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This resource is hosted by the Nelson Mandela Foundation, but was compiled and authored by Padraig O’Malley. It is the product of almost two decades of research and includes analyses, chronologies, historical documents, and interviews from the apartheid and post-apartheid eras.

Sisulu, Walter Max Ulyate

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Walter Sisulu was born in 1912 in the Transkei. He worked as a miner, baker's assistant, domestic help and factory hand and was an active trade unionist before joining the ANC in 1940.

He became treasurer of the ANC Youth League and later a member of the ANC's Transvaal executive. In December 1949 he was elected secretary-general. In 1950 the ANC, Indian Congress and the Communist Party formed a co-ordinating committee, and Sisulu was appointed a joint secretary. He served on the planning council for the Defiance Campaign and then was imprisoned briefly before being banned under the Suppression of Communism Act. Sisulu was re-elected ANC secretary-general in 1952.

In 1953 he toured overseas, visiting communist Eastern bloc countries, Israel, China and Britain, which moderated his views from racially exclusive nationalism to supporting a multi-racial Congress alliance. In December 1956 Sisulu was among the 156 people arrested for high treason. The Treason Trial ended in March 1961 when Sisulu and the remaining accused were acquitted. After the ANC and Pan-Africanist Congress (PAC) were banned, Sisulu was placed under house arrest. In April 1963 he went underground to join Umkhonto we Sizwe. On 11 July 1963 Lilliesleaf Farm, the ANC's secret headquarters, was raided and Sisulu was detained and placed in solitary confinement for 88 days. He was charged in the Rivonia trial in October 1963, and on 12 June 1964 sentenced to life imprisonment for planning acts of political sabotage. He was sent to Robben Island.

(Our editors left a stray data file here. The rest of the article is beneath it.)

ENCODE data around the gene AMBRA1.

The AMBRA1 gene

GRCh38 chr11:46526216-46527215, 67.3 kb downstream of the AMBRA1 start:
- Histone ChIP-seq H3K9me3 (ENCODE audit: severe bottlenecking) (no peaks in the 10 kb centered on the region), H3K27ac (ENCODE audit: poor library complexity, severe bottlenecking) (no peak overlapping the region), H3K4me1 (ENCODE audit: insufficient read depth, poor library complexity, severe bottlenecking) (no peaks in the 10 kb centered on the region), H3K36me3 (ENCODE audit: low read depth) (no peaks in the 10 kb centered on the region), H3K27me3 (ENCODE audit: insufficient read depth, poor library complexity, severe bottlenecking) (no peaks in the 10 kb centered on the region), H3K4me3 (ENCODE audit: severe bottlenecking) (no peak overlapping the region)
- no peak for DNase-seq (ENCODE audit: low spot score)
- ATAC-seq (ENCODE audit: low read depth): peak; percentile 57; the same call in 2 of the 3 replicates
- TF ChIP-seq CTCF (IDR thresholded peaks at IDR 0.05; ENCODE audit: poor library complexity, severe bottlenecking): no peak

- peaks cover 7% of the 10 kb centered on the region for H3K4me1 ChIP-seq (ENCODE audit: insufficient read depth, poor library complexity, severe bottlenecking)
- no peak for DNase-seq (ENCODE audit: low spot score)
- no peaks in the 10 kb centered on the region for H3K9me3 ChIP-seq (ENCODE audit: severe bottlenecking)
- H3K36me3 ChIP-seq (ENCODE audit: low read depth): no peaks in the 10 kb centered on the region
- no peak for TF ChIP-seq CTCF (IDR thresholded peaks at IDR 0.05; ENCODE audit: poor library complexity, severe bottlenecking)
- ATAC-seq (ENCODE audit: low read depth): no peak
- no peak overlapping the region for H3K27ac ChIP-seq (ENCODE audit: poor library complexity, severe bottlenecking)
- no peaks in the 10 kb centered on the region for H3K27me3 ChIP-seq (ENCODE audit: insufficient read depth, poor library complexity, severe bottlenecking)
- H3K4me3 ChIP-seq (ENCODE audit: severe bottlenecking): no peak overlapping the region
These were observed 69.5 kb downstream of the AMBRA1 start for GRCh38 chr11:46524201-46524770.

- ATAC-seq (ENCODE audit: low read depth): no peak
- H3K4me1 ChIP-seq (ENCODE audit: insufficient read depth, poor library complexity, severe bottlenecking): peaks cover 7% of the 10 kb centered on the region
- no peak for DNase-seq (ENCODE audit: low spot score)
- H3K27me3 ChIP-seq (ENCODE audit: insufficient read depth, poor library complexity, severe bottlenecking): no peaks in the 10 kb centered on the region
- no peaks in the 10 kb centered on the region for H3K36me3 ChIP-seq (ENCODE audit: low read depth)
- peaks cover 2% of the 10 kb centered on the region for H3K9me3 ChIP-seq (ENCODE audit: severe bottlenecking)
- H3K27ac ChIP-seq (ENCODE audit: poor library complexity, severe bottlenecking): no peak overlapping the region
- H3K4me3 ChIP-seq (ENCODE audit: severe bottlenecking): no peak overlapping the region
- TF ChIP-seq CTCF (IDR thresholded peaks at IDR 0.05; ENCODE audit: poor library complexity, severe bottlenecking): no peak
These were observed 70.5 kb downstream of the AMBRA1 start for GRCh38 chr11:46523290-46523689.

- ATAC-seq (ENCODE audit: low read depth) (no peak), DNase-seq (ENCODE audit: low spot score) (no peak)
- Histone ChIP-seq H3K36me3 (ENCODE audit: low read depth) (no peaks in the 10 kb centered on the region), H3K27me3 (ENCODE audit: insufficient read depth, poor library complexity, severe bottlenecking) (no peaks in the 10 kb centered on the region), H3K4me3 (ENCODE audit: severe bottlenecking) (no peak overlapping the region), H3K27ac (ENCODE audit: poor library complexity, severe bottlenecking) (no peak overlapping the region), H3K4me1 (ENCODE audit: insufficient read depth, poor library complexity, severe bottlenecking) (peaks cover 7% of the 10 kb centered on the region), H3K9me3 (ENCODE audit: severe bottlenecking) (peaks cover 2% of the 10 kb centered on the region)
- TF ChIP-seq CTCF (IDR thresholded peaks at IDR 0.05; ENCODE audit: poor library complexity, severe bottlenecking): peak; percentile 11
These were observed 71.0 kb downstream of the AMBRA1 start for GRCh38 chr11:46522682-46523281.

On 15 October 1989 Sisulu was released. He subsequently met the ANC in Lusaka and led the ANC internally. He formed part of the ANC delegation that met the government at Groote Schuur during May 1990. He served as deputy president and elder statesman of the ANC and retired from active politics in 1994.

Walter and his wife Albertina lived in Soweto. He died on the 5th of May 2003.

Source: Joyce, Peter. A Concise Dictionary of South African Biography (1999). Francolin : Cape Town.

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